That, though, doesn’t make the process any less questionable. It also doesn’t make discrimination against transgender people any more acceptable. So let’s hope the courts see through this charade and strike down policies that would unjustly bar transgender people from the military.
The ban unveiled Friday by the White House, which won’t go into immediate effect because of the pending court challenges, is slightly more nuanced than the total ban the president staked out in his July tweets. But the effect is no less insidious, in that it would prevent most transgender people from serving in the military and likely would lead to mistreatment and dismissal of some active-duty members.
Anyone with a history of gender dysphoria (the experience of incongruity between birth gender and gender identity) would be disqualified save for limited and undefined circumstances. Also disqualified would be transgender people who have undergone gender transition. Eligible for enlistment and retention are transgender people who agree to serve in their birth gender. As Shannon Minter of the National Center for Lesbian Rights observed, “It means you can’t be transgender.”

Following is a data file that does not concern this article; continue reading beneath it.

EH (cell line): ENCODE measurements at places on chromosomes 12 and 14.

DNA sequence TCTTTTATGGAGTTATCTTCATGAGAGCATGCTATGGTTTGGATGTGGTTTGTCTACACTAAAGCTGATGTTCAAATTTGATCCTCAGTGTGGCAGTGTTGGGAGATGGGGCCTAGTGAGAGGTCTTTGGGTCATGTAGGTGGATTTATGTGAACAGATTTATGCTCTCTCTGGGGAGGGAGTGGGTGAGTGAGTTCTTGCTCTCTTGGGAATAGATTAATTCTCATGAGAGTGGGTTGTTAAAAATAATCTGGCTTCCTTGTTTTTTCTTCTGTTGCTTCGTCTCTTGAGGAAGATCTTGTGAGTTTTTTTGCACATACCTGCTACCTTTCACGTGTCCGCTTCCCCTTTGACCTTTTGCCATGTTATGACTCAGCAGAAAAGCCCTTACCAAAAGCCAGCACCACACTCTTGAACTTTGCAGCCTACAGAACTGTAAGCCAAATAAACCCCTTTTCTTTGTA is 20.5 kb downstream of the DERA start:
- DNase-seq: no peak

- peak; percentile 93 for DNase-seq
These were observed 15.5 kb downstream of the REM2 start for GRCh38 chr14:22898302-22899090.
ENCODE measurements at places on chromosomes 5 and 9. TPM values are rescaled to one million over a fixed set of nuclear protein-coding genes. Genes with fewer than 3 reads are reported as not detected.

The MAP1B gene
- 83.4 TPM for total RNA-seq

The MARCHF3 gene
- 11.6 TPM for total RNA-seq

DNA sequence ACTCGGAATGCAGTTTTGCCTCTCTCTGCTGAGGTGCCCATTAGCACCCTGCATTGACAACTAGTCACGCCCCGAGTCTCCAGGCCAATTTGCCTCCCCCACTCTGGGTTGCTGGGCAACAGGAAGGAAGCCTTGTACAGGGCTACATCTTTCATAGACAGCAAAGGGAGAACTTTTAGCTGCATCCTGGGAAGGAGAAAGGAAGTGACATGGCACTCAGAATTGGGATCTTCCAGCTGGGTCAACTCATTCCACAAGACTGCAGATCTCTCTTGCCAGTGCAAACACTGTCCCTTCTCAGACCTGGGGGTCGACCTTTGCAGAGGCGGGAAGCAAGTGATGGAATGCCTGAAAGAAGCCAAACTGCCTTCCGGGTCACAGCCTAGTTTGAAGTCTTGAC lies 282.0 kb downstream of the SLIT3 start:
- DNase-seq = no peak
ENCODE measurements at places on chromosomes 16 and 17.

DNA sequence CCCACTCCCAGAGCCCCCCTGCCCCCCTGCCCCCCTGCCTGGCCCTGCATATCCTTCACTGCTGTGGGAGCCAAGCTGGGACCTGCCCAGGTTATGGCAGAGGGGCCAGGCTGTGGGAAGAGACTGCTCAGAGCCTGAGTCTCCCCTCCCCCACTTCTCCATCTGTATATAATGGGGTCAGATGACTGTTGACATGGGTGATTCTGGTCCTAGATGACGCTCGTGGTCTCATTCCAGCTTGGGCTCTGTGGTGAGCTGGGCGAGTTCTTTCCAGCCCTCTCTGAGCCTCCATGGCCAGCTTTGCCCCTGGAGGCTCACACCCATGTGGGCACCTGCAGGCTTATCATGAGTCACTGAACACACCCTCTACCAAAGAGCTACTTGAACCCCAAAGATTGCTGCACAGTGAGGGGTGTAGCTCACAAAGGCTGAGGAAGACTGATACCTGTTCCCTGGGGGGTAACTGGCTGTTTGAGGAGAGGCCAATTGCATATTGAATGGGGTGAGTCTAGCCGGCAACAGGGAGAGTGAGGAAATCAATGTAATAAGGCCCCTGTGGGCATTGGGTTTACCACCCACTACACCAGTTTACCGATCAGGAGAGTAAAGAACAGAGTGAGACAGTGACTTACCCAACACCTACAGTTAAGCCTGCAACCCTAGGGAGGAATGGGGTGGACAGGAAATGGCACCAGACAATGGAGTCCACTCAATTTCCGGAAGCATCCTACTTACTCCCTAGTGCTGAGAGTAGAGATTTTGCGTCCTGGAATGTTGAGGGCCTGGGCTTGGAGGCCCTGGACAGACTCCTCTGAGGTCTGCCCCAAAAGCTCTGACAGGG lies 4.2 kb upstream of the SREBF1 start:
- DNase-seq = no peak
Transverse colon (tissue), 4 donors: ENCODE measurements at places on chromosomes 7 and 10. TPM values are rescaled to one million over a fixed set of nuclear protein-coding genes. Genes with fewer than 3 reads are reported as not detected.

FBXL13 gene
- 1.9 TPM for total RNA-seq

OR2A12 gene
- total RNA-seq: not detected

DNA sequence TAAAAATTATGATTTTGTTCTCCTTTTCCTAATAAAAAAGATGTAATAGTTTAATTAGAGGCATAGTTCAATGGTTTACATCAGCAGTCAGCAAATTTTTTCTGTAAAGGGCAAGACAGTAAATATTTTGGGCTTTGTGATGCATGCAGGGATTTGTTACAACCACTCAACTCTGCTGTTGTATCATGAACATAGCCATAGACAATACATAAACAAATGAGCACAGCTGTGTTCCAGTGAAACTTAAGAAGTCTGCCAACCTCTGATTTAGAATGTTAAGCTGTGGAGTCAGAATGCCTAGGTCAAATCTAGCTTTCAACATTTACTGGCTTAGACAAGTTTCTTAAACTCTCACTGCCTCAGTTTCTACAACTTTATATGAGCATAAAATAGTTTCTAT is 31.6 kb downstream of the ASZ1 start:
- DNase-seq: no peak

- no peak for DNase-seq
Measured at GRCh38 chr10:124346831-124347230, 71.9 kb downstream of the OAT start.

The White House defended the newly revised ban as enhancing military “readiness, lethality and effectiveness” and said it was developed after extensive study by uniformed and civilian leaders. Isn’t it curious, though, that the conclusion reached was essentially the same as the one the president seemingly pulled out of thin air last year?
Transgender advocates are right to call this a case of reverse engineering, with a process designed to reach the president’s announced conclusion. Consider that the administration did not name the members of the so-called expert panel that is said to have studied this issue and Mr. Mattis did not answer questions about it, citing pending litigation. Groups such as the American Psychological Association and two former U.S. surgeons general have assailed the report as distorting scientific research. Also striking is that the Rand Corp., which studied this issue in 2016 before the Obama administration lifted a previous ban, reached a different conclusion: namely, that allowing transgender people to serve in the military would “have minimal impact on readiness and health care costs” for the Pentagon.
The immediate issue for the federal courts hearing the challenges to the ban will be whether to make their injunctions permanent. It is likely the issue will eventually be decided by the Supreme Court. Until that happens — and unless Congress intervenes — there will be continued, and unjust, uncertainty for the transgender men and women who want to serve their country.
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